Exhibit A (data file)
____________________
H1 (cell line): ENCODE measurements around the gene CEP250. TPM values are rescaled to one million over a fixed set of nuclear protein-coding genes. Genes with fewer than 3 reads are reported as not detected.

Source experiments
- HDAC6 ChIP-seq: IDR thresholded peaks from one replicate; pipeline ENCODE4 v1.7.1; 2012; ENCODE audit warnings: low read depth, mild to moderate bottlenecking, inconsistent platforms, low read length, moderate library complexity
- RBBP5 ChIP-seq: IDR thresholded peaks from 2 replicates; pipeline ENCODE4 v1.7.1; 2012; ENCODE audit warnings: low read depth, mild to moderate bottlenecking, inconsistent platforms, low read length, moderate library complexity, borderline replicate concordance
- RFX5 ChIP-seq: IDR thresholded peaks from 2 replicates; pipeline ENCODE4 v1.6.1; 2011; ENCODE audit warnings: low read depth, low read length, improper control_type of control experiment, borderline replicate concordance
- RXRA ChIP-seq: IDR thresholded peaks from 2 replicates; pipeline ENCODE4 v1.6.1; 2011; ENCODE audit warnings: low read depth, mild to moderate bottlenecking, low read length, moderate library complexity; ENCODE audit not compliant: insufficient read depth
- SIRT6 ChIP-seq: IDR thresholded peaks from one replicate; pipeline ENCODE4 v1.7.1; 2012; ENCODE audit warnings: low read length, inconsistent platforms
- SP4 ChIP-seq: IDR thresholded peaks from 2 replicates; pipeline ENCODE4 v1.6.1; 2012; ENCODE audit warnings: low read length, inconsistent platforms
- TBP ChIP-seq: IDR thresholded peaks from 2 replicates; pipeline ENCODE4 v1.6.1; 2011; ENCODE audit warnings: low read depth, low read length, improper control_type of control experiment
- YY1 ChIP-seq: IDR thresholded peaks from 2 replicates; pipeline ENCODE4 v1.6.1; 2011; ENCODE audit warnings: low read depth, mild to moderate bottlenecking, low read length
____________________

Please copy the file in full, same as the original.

H1 (cell line): ENCODE measurements around the gene CEP250. TPM values are rescaled to one million over a fixed set of nuclear protein-coding genes. Genes with fewer than 3 reads are reported as not detected.

Source experiments
- HDAC6 ChIP-seq: IDR thresholded peaks from one replicate; pipeline ENCODE4 v1.7.1; 2012; ENCODE audit warnings: low read depth, mild to moderate bottlenecking, inconsistent platforms, low read length, moderate library complexity
- RBBP5 ChIP-seq: IDR thresholded peaks from 2 replicates; pipeline ENCODE4 v1.7.1; 2012; ENCODE audit warnings: low read depth, mild to moderate bottlenecking, inconsistent platforms, low read length, moderate library complexity, borderline replicate concordance
- RFX5 ChIP-seq: IDR thresholded peaks from 2 replicates; pipeline ENCODE4 v1.6.1; 2011; ENCODE audit warnings: low read depth, low read length, improper control_type of control experiment, borderline replicate concordance
- RXRA ChIP-seq: IDR thresholded peaks from 2 replicates; pipeline ENCODE4 v1.6.1; 2011; ENCODE audit warnings: low read depth, mild to moderate bottlenecking, low read length, moderate library complexity; ENCODE audit not compliant: insufficient read depth
- SIRT6 ChIP-seq: IDR thresholded peaks from one replicate; pipeline ENCODE4 v1.7.1; 2012; ENCODE audit warnings: low read length, inconsistent platforms
- SP4 ChIP-seq: IDR thresholded peaks from 2 replicates; pipeline ENCODE4 v1.6.1; 2012; ENCODE audit warnings: low read length, inconsistent platforms
- TBP ChIP-seq: IDR thresholded peaks from 2 replicates; pipeline ENCODE4 v1.6.1; 2011; ENCODE audit warnings: low read depth, low read length, improper control_type of control experiment
- YY1 ChIP-seq: IDR thresholded peaks from 2 replicates; pipeline ENCODE4 v1.6.1; 2011; ENCODE audit warnings: low read depth, mild to moderate bottlenecking, low read length